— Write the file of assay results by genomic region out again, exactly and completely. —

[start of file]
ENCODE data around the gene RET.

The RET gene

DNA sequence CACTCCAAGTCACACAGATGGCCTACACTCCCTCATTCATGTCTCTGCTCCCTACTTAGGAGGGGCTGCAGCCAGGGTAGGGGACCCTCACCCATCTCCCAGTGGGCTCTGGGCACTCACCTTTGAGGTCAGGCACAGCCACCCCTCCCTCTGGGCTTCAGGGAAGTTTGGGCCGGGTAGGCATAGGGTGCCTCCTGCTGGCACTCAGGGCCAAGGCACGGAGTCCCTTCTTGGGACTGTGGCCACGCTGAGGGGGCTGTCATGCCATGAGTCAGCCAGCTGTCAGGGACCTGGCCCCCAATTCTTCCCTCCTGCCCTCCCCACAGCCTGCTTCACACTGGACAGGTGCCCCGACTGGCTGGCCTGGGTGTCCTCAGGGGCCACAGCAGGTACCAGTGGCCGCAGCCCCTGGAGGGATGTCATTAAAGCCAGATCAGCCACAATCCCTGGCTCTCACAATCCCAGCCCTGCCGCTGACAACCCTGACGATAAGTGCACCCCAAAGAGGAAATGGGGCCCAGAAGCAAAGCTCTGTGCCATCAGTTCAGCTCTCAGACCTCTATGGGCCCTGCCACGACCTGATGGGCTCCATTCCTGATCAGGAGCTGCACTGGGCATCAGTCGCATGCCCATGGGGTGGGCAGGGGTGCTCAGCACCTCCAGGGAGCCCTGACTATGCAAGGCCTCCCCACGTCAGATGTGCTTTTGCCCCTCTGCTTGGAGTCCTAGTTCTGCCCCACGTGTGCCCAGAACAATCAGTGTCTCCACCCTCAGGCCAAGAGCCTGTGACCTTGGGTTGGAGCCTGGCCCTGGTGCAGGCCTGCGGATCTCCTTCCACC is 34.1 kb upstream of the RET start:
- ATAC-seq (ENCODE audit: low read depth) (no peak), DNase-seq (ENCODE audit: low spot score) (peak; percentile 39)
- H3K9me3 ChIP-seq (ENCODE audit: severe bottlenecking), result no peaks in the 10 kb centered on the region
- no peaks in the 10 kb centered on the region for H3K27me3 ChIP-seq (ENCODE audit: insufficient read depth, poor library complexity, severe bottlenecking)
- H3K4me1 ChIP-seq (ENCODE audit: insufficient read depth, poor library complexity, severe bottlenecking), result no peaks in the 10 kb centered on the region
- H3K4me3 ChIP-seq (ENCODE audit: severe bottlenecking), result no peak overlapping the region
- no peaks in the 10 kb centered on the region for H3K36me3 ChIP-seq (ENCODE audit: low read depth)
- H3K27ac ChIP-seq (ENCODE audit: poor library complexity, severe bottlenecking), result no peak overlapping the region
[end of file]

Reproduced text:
ENCODE data around the gene RET.

The RET gene

DNA sequence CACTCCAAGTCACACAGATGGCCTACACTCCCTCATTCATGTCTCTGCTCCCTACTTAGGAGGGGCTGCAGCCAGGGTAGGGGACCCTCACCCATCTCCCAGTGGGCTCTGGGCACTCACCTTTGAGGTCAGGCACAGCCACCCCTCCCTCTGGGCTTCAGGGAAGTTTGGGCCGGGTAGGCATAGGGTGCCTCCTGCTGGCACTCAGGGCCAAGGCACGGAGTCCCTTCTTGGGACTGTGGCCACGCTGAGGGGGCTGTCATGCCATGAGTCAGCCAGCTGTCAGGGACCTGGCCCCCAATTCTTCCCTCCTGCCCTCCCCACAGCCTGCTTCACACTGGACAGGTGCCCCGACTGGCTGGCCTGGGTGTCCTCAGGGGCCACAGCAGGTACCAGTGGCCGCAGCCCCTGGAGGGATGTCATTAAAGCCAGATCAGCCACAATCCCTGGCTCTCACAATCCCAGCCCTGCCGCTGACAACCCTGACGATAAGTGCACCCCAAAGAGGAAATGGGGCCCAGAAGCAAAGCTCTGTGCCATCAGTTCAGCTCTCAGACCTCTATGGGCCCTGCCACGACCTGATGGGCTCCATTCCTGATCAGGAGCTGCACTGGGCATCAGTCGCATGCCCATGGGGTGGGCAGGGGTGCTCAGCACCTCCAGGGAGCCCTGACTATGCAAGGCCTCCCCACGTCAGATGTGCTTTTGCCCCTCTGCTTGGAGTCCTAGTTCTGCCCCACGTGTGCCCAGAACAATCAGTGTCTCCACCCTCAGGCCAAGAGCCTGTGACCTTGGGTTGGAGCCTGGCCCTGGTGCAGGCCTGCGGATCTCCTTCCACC is 34.1 kb upstream of the RET start:
- ATAC-seq (ENCODE audit: low read depth) (no peak), DNase-seq (ENCODE audit: low spot score) (peak; percentile 39)
- H3K9me3 ChIP-seq (ENCODE audit: severe bottlenecking), result no peaks in the 10 kb centered on the region
- no peaks in the 10 kb centered on the region for H3K27me3 ChIP-seq (ENCODE audit: insufficient read depth, poor library complexity, severe bottlenecking)
- H3K4me1 ChIP-seq (ENCODE audit: insufficient read depth, poor library complexity, severe bottlenecking), result no peaks in the 10 kb centered on the region
- H3K4me3 ChIP-seq (ENCODE audit: severe bottlenecking), result no peak overlapping the region
- no peaks in the 10 kb centered on the region for H3K36me3 ChIP-seq (ENCODE audit: low read depth)
- H3K27ac ChIP-seq (ENCODE audit: poor library complexity, severe bottlenecking), result no peak overlapping the region